Senate Unanimously Picks Kenneth Juster as U.S. Ambassador to India

Kenneth Juster had laid the foundation for the India US civil nuclear agreement.


The United States Senate confirmed on Nov. 2 that Kenneth Juster, a long-time expert on India-U.S. relations, will be the Ambassador of the United States to India. Juster was nominated for the position by U.S. President Donald Trump in early September.

The post had been lying vacant since Richard Verma, the previous U.S. Ambassador to India, was asked to vacate it since he was an appointee of the Barack Obama administration. Juster currently holds the position of the Deputy Assistant to the President for International Economic Affairs and Deputy Director of the National Economic Council in the White House.

“I was proud to support Ken’s nomination to be our country’s representative in India, one of our most important defense partners in the region,” Senator Mark Warner, a Democrat who had introduced Juster, the nominee of a Republican president, said at his confirmation hearing. Warner is also Co-chair of the bipartisan India Caucus in the Senate.

“I have known Ken since we were in law school in the 1970s. As Ambassador, I trust his decades of work on critical issues like trade, cybersecurity and defense will help advance the U.S.-India relationship in a positive direction,” Warner, who also serves as Vice Chair of the Senate Intelligence Committee, said in a statement released shortly after Juster was confirmed.

Juster, 62, received unanimous support from the bipartisan Upper House. He had played a crucial part in the India-U.S. nuclear cooperation agreement. Juster was the Under Secretary of Commerce for Industry and Security from 2001 to 2005 in the Bush administration. From 2005 to 2017, he was the Executive Vice President of the technology company and Managing Director at the global investment firm, Walter Pincus.

He founded and chaired the US-India High Technology Cooperation Group in 2002, and played an important role in developing the Next Steps in Strategic Partnership (NSSP) initiative. He was a member of the U.S. President’s Advisory Committee for Trade Policy and Negotiations from 2007-2010 and received the Officer’s Cross of the Order of Merit from the President of the Federal Republic of Germany (for contributions to U.S.-German relations) in 2006.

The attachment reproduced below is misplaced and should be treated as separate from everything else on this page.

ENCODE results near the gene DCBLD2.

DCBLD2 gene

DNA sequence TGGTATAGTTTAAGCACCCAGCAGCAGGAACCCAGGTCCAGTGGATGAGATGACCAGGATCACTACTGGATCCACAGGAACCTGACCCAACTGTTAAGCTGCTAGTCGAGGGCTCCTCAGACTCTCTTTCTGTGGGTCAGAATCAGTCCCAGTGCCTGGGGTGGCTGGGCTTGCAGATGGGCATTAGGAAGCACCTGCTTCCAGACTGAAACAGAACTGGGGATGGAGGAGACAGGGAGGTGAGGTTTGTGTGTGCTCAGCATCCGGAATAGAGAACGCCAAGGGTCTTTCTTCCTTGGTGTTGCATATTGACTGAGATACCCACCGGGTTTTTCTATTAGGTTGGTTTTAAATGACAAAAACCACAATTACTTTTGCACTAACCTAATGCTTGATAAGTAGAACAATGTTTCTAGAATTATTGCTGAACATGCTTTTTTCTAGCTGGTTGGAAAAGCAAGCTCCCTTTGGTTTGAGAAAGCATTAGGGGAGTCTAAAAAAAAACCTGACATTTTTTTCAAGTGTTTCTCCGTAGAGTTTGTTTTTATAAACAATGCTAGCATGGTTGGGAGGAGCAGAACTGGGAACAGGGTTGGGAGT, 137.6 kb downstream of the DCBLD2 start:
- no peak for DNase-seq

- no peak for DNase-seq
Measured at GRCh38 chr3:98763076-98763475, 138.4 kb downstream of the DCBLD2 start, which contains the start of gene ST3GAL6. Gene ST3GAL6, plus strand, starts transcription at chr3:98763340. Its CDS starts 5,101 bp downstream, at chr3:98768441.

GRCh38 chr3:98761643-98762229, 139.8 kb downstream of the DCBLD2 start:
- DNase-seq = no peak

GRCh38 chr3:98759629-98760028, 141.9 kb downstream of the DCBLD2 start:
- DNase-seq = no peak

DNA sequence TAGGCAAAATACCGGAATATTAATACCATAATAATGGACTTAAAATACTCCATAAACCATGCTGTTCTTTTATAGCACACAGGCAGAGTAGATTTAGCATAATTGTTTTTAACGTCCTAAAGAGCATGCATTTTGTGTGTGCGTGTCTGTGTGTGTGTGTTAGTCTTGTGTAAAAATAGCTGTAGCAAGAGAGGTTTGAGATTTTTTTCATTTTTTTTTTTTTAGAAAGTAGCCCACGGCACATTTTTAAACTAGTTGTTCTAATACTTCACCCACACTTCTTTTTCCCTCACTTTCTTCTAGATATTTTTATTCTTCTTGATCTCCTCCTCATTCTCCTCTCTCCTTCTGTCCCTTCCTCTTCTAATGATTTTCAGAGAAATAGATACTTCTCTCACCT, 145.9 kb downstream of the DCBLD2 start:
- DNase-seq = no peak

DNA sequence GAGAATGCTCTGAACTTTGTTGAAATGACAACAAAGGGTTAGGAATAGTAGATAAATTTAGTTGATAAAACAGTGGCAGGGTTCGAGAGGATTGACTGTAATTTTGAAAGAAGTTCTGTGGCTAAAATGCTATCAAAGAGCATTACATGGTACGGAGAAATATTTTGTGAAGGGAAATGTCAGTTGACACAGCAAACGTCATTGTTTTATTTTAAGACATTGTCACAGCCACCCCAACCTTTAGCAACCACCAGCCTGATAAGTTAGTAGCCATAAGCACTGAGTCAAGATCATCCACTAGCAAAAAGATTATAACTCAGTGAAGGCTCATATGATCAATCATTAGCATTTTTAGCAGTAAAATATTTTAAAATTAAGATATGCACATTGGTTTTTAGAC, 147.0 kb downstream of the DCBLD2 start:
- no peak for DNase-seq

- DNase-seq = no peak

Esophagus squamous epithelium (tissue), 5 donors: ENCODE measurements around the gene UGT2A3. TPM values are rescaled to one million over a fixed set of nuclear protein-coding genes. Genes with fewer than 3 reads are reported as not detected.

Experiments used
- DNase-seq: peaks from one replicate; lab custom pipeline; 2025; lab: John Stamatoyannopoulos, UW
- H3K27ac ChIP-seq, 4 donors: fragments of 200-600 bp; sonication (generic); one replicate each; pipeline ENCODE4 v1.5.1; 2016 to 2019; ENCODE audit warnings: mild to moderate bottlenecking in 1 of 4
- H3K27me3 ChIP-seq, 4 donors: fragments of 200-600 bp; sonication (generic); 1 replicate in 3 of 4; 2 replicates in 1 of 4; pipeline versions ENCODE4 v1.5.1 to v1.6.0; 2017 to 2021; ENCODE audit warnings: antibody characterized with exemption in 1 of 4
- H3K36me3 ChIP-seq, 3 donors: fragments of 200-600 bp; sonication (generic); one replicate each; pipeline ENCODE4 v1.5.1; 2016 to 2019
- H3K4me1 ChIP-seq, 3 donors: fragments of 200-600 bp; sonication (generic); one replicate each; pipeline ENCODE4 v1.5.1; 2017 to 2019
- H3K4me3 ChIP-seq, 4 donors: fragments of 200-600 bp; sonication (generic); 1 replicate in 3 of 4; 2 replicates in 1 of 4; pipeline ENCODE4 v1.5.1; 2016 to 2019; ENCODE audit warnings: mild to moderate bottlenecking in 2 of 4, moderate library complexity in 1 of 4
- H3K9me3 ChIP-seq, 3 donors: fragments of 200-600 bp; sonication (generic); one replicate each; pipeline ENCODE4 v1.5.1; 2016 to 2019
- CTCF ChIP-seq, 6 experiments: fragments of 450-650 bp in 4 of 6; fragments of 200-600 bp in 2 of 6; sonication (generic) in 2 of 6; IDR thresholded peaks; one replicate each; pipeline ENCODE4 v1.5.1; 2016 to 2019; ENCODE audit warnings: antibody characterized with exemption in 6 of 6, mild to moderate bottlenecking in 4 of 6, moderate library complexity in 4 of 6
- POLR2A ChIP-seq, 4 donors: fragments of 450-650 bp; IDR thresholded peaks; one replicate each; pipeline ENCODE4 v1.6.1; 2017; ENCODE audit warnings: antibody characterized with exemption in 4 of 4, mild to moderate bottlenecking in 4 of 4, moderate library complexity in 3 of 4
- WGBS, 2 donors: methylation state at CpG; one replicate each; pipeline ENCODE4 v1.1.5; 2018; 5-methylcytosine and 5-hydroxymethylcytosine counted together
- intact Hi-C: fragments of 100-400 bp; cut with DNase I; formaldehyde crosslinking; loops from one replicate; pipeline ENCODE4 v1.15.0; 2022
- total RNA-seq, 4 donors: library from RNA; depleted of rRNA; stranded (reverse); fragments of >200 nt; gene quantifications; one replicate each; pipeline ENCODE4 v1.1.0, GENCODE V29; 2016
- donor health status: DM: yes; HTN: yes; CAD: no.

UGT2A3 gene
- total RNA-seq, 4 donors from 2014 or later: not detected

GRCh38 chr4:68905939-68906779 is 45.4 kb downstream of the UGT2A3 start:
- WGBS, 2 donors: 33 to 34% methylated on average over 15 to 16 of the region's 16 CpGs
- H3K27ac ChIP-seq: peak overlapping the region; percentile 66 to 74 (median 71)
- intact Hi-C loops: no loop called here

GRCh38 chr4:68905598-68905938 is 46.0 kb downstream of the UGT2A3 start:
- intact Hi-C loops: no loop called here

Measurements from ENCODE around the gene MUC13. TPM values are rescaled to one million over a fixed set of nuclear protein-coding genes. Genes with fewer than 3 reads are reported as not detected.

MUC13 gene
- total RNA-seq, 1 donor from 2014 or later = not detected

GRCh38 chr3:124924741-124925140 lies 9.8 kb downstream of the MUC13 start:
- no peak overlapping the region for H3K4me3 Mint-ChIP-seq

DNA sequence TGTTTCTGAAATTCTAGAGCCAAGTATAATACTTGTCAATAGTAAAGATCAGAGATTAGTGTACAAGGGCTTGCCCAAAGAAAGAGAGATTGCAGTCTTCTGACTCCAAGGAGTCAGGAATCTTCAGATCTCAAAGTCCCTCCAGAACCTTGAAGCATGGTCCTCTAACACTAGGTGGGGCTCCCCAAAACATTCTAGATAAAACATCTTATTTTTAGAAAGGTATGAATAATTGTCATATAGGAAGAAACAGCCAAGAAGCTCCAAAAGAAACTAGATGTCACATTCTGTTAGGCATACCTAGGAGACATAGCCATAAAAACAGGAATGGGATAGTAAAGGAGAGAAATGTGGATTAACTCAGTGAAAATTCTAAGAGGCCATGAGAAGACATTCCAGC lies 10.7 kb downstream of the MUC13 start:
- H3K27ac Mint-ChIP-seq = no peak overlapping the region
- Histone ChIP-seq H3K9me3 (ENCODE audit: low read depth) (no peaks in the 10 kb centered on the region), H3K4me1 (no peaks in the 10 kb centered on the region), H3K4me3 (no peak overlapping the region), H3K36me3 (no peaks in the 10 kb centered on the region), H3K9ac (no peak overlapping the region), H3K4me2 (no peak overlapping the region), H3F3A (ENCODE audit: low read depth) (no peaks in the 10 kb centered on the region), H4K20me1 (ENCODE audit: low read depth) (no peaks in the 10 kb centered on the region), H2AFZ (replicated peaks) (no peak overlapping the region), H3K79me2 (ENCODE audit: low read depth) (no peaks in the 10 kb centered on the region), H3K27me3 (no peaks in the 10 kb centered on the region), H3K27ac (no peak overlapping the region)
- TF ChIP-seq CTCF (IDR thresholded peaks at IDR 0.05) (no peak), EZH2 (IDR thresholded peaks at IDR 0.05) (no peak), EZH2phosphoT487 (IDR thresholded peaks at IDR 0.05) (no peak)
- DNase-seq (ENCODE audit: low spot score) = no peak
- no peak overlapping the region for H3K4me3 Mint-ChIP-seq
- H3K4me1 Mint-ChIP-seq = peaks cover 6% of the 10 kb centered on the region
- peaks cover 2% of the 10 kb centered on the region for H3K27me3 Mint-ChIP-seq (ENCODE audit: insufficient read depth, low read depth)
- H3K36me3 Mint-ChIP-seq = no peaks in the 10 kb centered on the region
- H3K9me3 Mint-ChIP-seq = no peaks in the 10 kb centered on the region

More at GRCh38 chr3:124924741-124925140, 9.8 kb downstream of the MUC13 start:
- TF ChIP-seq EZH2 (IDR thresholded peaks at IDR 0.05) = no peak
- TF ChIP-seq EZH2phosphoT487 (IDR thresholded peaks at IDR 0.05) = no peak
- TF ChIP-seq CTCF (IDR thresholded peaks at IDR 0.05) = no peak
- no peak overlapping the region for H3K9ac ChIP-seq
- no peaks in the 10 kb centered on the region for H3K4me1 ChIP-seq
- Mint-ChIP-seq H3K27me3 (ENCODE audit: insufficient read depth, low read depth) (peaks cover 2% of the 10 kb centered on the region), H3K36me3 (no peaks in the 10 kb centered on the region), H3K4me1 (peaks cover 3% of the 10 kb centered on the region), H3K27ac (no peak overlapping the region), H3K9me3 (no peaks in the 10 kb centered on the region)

Bob Corker (R-Tennessee), the Chairman of the Senate Foreign Relations Committee (SFRC), had told Juster, during his hearing for the confirmation, to “seek a level playing field for American companies” in India. To Corker’s query Juster responded that if he was confirmed for the job he would “advance the strategic partnership with India, a relationship that is critical to our national security and economic interests.”

“There is enormous potential in the economic sphere, but we have only begun to scratch the surface,” he said. “We need to continue pressing forward to make sure that India adheres to its WTO (World Trade Organization) obligations,” he said. He promised to advocate strongly for U.S. business interests in India as well as intellectual property rights.

Juster will head to India for the Global Entrepreneurship Summit to be held in Hyderabad at the end of November. The event will be attended by Donald Trump’s daughter Ivanka. India and United States are co-hosting the annual event.

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